F1: Another Perspective – No shocks expected in ‘Duel of the Desert’
By Tamhas Woods at Motorsport24.com
On Sunday afternoon in Shanghai, reigning F1 champion Lewis Hamilton quickly silenced his critics (not to mention Team Ferrari!) with a resounding victory over rival Sebastian Vettel. In the process, Hamilton went 13 points clear at the top of the standings to assert early dominance in 2015.
If you know your history…
Since its inception in 2004, the Bahrain circuit has largely followed the formbook with Hamilton emerging victorious last year en-route to a second world title. On six further occasions, the eventual champion has won in Sakhir, marking it as a telling race on the calendar.
Mercedes are still the team with the greatest power unit mastery and, having utilised this trait at last year’s event, they cannot fail to emulate the 1-2 they achieved in 2014. The only ray of hope for the remaining competitors is that perennial underdog, Sergio Perez of Team Force India, managed a podium finish with the aid of a Mercedes engine.
A heated battle…
With an equal balance of straights and tight corners, the demand on tyres is not as prominent as in Shanghai – however, the heat experienced is second to none with daytime temperatures consistently exceeding 40°C (104°F).
Even races that take place later in the day impose a greater demand on engine capabilities than other circuits. Engine cooling strategies thus become the number one priority for all teams that want to avoid humiliation. In the advent of evolved power units, components such as the turbocharger and MGU-H will also raise the cumulative temperature for an additional challenge.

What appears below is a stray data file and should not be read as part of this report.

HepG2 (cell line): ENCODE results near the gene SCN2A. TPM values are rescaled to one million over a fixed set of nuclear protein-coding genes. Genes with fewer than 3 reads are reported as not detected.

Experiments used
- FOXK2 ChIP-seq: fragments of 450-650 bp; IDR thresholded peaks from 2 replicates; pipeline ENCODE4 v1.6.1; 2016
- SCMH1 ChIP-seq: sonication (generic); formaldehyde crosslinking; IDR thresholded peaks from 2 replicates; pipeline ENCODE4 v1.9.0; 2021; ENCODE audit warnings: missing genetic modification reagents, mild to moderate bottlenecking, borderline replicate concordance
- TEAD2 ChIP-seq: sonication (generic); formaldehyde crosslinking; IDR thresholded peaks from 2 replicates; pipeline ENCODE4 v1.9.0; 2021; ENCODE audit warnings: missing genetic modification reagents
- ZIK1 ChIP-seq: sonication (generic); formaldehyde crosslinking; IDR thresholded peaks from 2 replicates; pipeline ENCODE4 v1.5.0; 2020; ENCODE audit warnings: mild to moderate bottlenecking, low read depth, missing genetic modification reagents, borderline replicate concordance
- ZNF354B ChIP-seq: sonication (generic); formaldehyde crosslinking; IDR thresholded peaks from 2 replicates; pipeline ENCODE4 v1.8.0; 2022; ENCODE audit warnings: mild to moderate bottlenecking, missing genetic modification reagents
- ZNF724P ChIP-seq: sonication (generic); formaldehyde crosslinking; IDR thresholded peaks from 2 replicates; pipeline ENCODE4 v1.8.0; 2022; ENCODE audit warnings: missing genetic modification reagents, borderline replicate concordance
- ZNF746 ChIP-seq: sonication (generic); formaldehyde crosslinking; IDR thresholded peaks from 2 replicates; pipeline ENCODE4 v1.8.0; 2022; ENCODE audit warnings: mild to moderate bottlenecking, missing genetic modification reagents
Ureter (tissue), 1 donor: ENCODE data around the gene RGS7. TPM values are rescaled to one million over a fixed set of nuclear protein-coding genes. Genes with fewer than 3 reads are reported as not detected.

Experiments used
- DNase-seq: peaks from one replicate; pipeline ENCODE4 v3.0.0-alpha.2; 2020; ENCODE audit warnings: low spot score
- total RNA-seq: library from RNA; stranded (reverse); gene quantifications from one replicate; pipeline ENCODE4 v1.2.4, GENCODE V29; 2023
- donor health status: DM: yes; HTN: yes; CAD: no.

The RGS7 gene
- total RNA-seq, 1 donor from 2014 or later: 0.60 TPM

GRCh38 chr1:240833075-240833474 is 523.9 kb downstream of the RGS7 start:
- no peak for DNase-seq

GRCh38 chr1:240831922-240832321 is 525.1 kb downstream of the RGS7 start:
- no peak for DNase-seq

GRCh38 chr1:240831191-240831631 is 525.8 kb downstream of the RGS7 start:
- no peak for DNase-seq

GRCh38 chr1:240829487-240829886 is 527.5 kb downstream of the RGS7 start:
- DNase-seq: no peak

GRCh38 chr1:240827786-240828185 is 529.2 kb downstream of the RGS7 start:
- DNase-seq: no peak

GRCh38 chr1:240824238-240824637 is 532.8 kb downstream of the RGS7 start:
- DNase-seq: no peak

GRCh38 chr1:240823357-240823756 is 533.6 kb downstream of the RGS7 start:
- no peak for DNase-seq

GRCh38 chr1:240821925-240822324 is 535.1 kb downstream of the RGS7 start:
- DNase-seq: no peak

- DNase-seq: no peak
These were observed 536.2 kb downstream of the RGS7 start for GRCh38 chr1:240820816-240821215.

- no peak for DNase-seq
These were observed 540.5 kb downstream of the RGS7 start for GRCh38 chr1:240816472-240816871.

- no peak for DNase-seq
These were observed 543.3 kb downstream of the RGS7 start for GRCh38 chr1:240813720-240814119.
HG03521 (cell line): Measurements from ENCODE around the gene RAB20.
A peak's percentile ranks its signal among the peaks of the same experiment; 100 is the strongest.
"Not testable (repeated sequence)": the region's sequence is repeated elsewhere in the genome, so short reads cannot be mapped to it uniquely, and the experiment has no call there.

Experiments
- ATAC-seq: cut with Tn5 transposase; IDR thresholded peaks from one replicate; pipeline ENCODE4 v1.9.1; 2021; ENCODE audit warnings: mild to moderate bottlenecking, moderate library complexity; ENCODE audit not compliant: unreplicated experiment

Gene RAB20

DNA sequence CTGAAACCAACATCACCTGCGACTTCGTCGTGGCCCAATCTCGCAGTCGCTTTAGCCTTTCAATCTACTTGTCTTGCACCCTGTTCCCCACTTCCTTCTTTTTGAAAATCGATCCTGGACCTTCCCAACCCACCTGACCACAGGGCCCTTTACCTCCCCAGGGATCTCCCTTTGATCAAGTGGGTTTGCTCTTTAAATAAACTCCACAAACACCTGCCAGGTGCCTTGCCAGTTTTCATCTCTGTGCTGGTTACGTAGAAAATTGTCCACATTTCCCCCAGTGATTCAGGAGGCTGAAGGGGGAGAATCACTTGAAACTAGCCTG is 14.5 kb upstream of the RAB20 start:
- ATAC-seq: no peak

Keys to victory…
The race will be won and lost on the four straights, particularly the main drag (the final straight) between turns 13 and 14. Maximising on opportunities to allow the MGU-H to recover is hugely important, especially with heavy braking sections preceding this final straight.
As for the skills of drivers alone, Bahrain is well suited to Hamilton’s aggressive and results-driven style, and it would appear that only Vettel could match that come Sunday.
In complete contrast to the likes of Monaco and (the excluded) Nürburgring, the distinctly modern Sakhir circuit allows much leeway for drivers, such as Hamilton, that enjoy plentiful space to pull off the aggressive overtaking manoeuvres required to intimidate rivals. On such a hot, dry and tactically-demanding course, the mentality of drivers is also given additional importance.
The surprise package…
Beyond the podium of Hamilton, Rosberg and Vettel, construction team Williams is once more likely to be the source of dark horses.
Valtteri Bottas will certainly be one to watch. He performed strongly in qualifying ahead of last year’s Bahrain Grand Prix, before enduring a frustrating race that saw him slip from P3 on the grid to finish a meagre 8th.
With his construction team following Mercedes’ imperious technical example during winter testing, there is no reason to believe that the 25-year old cannot improve on last year’s disappointing performance despite enduring tyre issues in Shanghai.
Visit Motorsport24.com for live standings of the Bahrain Grand Prix from 15:00 UTC on Sunday, April 19.